Ordinariate Liturgy to be Trialled

The Record reports on the new mass for the Ordinariate and its trial here in Australia.

Monsignor Harry EntwistleA liturgy incorporating Anglican patrimony will soon be trialled in Perth at the Ordinariate of Our Lady of the Southern Cross Parish of St Ninian and St Chad’s in Maylands.

Speaking with The Record from Brisbane after a meeting of Ordinariate clergy last week, Ordinariate leader Monsignor Harry Entwistle said the liturgy would be trialled in several Ordinariate parishes throughout Australia, including in its Maylands parish from mid-August…Read more

This is good news for the Ordinariate as it means that soon we will have our own liturgy based on a variety of sources, fully Catholic, yet incorporating Anglican patrimony.

Part of the history of its development was outlined by Mgnr Burnham, an assistant to the Ordinary of Our Lady of Walsingham, in his Abstract for his paper at the Liturgia Conference where he states that;

Before 1970 there was an ‘Anglo-papalist’ tradition, using the Roman Missal in translation, and even ‘Prayer Book Catholics’ made extensive use of the traditional Propers and Holy Week material. After Vatican II, English Anglo-catholics united round the common ground of the 1970 Sacramentary and the modern Anglican Eucharist. Anglicanæ traditiones, the Holy See’s inter-dicasterial working group, looked at this modern English practice, and at the feasibility of introducing the pre-Reformation Sarum Use in translation, before deciding to base its work on the 1983 Book of Divine Worship, authorised for the Pastoral Provision 1980. This rite has now been revised and enriched by material from the Anglican Missal and English Missal, pre-conciliar resources used extensively by Anglo-catholics.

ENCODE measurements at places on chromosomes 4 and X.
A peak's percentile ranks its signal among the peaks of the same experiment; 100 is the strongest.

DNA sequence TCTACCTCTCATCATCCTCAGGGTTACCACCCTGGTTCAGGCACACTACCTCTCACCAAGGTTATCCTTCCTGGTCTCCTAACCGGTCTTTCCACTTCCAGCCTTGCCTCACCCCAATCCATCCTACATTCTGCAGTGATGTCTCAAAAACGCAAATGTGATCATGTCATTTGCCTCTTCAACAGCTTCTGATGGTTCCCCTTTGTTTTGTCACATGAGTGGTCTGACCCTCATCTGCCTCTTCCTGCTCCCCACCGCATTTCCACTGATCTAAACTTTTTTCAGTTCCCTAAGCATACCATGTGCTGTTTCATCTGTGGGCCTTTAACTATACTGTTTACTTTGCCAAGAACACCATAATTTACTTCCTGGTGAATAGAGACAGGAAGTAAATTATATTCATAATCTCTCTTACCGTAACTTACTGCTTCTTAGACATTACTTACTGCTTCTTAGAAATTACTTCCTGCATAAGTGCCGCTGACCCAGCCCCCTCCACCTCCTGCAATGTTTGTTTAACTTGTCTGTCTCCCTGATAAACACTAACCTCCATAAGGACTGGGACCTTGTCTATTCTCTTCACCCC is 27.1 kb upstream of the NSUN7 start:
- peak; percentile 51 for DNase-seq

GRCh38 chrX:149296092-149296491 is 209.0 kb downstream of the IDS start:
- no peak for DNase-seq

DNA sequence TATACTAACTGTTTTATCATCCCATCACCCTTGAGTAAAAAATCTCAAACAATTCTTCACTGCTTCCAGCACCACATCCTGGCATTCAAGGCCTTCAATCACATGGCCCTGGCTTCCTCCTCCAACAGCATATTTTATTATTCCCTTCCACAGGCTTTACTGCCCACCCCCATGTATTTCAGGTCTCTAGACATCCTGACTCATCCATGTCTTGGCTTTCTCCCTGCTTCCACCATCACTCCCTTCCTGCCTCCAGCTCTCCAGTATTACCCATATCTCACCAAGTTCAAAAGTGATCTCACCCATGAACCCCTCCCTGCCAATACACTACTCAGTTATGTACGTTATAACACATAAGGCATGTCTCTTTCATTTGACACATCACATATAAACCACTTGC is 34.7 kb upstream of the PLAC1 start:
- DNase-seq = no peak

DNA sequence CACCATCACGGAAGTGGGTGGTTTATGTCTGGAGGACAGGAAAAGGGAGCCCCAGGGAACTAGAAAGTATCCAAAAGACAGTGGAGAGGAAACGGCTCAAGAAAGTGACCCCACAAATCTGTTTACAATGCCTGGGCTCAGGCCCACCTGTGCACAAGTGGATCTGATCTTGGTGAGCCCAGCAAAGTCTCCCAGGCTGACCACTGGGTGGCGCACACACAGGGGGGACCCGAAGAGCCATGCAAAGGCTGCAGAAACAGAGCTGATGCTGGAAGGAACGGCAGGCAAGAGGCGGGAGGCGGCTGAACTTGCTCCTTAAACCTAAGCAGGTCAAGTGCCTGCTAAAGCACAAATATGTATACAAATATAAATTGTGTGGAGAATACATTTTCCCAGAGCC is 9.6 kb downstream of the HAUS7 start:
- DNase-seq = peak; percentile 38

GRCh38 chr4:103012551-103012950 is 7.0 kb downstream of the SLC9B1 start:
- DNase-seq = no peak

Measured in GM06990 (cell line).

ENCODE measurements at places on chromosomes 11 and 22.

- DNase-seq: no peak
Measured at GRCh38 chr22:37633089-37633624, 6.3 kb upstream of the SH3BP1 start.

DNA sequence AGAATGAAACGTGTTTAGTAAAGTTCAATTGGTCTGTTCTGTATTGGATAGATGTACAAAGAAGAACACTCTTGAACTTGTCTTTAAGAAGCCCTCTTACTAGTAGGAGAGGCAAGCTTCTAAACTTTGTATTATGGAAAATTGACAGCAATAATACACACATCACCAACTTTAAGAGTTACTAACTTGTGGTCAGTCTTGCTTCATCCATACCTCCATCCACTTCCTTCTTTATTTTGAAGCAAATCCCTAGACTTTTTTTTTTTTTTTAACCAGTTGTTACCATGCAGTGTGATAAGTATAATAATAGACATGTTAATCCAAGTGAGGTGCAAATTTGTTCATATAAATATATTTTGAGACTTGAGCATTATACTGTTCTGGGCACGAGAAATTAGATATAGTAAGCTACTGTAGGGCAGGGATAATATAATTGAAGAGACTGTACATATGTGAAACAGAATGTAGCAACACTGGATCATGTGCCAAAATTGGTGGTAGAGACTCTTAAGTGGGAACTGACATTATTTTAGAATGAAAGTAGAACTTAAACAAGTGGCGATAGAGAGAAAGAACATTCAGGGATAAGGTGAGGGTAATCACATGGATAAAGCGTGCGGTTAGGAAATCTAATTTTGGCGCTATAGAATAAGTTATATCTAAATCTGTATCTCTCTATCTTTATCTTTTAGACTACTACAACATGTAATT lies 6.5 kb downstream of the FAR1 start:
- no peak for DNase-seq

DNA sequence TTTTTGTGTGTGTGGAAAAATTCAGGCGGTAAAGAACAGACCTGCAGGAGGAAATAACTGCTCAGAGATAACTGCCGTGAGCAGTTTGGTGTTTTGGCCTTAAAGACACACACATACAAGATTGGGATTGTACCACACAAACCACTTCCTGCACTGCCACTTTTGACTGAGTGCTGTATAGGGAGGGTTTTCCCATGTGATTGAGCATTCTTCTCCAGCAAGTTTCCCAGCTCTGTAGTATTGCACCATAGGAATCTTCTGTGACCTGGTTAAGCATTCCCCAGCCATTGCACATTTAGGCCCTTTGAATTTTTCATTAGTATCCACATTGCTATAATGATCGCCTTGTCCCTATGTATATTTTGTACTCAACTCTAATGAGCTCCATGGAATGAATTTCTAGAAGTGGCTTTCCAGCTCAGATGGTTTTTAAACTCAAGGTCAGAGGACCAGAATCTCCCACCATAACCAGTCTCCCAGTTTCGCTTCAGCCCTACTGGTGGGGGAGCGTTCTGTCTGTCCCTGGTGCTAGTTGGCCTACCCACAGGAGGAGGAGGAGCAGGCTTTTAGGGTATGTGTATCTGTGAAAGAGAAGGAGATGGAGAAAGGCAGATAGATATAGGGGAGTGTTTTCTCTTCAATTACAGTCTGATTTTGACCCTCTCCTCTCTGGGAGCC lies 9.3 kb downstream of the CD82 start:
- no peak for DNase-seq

One idea that is central to the development of the liturgy for the Ordinariates, or so I believe, is that best expressed by Bp Geoffrey Jarrett, Bishop of Lismore, when he was talking about his history, and his upbringing in the Anglican tradition before his conversion:

Central to that Anglican patrimony, as I was formed by it, was a liturgy strongly scriptural in its expression — at its heart being the psalms, readings and canticles of the daily offices, an emphasis on Eucharistic worship and the sacraments, and a fine tradition of hymnody and sacred music… what we were doing in the liturgy was not for ourselves or the people’s enjoyment or benefit, but above all else was an offering of worship and praise to the one true God. Only the best and the most beautiful we could offer was good enough. Read More

Only the best and the most beautiful we could offer was good enough, what more needs to be said.

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